The girls are home from the Gaeltacht

Sun, surf and some Irish

Angelina Jolie. photograph: reuters/neil hall

Angelina Jolie. photograph: reuters/neil hall


The girls are home from the Gaeltacht. Iníon a hAon and Iníon a Dó got good weather, talked for Ireland, did a bit of surfing (there was no surfing in my day) and now are tweeting and texting people who, when I was young, would have sent you a postcard or a letter. (You remember getting those, don’t you?)

It was nice to see them home from Donegal after three weeks and a day. Still, they were playing it cool when daddy arrived to pick them up from the bus. I noticed – not without a little jealousy – one teenage boy giving his dad a big hug. No chance of a PDA from my cailíní, however. They just put the bags in the car and waved goodbye to their friends – “Slán! Slán!” – and off we went.

They had their stories about who did what, about everyone crying at the Céilí Mór – “even na buachaillí” – about what people were wearing at the Fancy Dress Céilí – some of the “buachaillí” were dressed as girls – about watching the World Cup with the “buachaillí” and all the girls supporting Argentina because it was easier to wear blue and white than to match Germany’s colours. In short, they had fun – which is how it should be – and learnt a bit more Irish. (They certainly know the word “buachaillí”.)

Like many parents who speak Irish, you hope your children take an interest but worry that you might put them off if you are too strident. (Contrary to what the Irish haters think, I, like so many other parents, am raising children, not Storm Troopers of the Irregular Verbs Division.) In fact, my little corner of the planet is not well know for Irish – the language died out around the beginning of 1800 – but I speak to the girls and they are learning it at school. It’s something rather than nothing and that, I am afraid, is my approach to these things. To read the comments that accompany the never-ending language debate in Ireland, one would think that Irish-speaking parents send them children over the top in a mad futile charge against the pill-boxes of English, irrespective of the cost.

Not so. I suspect most of us are happy with something rather than nothing when it comes to the language. Any little encouragement gives us a chance to say: “Look, children, did you hear that Brad and Angelina are going to Oideas Gael to research their next film about how a cell of Gaeilgeoirí plot to take over the world? They are calling the movie, Mr and Mrs Mac Gabhann.”

Something rather than nothing. That is why many people get so annoyed with smug Government statements about the language; about how ministers of state are a bit rusty but can be sent off on a course to begin their journey to enlightenment. We know all about courses – we are on that journey and are paying for that journey and saving up for the next journey. (What mugs, eh? Practising what we preach and actually paying for it out of our own pocket! A career in politics does not beckon!)

Our children speak English – we just want them to have the chance to speak a bit of Irish and to know that speaking that bit of Irish is a “good thing”. We want them to have an active cultural life as well as the one that involves twitter, downloads and dancing to MTV. They have all that already. We just want to give them something extra, to show them a little corner of Ireland that still exists, just about, in An Ghaeltacht.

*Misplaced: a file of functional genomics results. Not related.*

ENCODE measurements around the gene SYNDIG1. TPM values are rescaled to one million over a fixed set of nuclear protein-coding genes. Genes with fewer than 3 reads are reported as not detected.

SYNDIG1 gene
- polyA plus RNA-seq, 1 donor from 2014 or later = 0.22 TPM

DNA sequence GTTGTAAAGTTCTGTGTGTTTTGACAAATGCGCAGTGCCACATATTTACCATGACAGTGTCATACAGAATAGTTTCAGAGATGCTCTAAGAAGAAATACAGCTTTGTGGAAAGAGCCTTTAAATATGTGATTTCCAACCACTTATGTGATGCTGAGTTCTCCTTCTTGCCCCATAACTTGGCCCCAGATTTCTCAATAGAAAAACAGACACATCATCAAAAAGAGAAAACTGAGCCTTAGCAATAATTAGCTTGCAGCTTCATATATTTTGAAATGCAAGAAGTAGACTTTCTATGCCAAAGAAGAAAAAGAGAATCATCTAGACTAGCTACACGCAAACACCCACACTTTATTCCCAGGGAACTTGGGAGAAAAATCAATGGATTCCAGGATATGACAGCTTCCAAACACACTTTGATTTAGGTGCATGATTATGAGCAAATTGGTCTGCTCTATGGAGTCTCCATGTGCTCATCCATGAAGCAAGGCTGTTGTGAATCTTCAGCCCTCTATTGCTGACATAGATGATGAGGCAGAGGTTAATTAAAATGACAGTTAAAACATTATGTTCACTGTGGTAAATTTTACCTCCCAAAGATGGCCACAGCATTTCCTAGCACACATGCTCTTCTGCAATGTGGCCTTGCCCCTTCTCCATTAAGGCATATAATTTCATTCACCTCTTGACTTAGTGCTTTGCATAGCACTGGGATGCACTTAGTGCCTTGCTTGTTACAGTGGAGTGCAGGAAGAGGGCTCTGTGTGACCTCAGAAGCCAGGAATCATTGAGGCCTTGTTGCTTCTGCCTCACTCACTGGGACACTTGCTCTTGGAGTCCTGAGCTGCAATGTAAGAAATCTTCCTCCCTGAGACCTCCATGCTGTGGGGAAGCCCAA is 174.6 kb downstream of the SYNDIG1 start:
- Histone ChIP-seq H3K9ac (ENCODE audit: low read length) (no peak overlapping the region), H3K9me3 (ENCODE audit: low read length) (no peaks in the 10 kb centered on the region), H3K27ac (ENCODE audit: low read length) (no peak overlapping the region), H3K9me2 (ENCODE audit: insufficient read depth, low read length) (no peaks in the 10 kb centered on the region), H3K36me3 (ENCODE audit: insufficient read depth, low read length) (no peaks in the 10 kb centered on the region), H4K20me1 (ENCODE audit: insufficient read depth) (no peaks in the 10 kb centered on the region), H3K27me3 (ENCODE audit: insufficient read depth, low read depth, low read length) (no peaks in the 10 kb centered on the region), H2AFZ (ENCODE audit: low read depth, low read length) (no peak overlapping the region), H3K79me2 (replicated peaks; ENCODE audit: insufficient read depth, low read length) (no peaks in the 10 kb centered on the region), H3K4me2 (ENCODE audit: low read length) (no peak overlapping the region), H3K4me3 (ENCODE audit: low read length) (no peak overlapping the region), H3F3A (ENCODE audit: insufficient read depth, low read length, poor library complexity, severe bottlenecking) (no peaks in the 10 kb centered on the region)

Anyone who visits the Gaeltacht knows that the physical sign that marks the border between Gaeltacht and Galltacht is misleading. Passing those famous “An Ghaeltacht” markers does not mean that you have crossed into a linguistic territory in the way in which you might cross from France to Germany. No, the Gaeltacht is altogether more porous. You will find native speakers but it might take you a bit of time. They are there, however, out in the fields and hidden up little roads and, if you are lucky, you make an acquaintance or two that stands you in good stead for the rest of your life.

That said, I was not sending the girls to the Gaeltacht with orders to put a GPS tracer on every native speaker they met. Yes, there is the linguistic element – that they hear something rather than nothing. And they did and they learnt something. One got her Silver Fáinne and is “tots sásta” and one got a couple of gold stars for effort and is happy with that for the moment. They enjoyed the course, made new friends and met people from places as far away as Dublin. (Dubliners in the Donegal Gaeltacht sounds like a Paul Durcan poem.) They are both using more Irish than they did before they left and are, at the time of writing, happy to go back next year.

Something rather than nothing.

I know that 30 years ago when I began to learn Irish seriously I had to go to the Gaeltacht. I am glad I had the chance. I am glad that my children have had the chance. I would like to think that in another 30 years – if the good Lord spares me – there might still be a Gaeltacht. I would like to think that there will be another generation of buachaillí and cailíní who get to know the kindness of a bean an tí; who get to dress up at a Céilí Bréagéadaí; who get to dance Tonntaí Thoraí in the sight of the island itself; who cry at the Céilí Mór; who walk home with friends in the dark night with all the stars shining in the sky.

Many of us have been on the journey that Joe McHugh is beginning. No one would wish him anything but good luck. Let us hope he gets something rather than nothing out of it – but let the Government remember also that we are not the ones letting them down by not speaking Irish, they are the ones letting us down.


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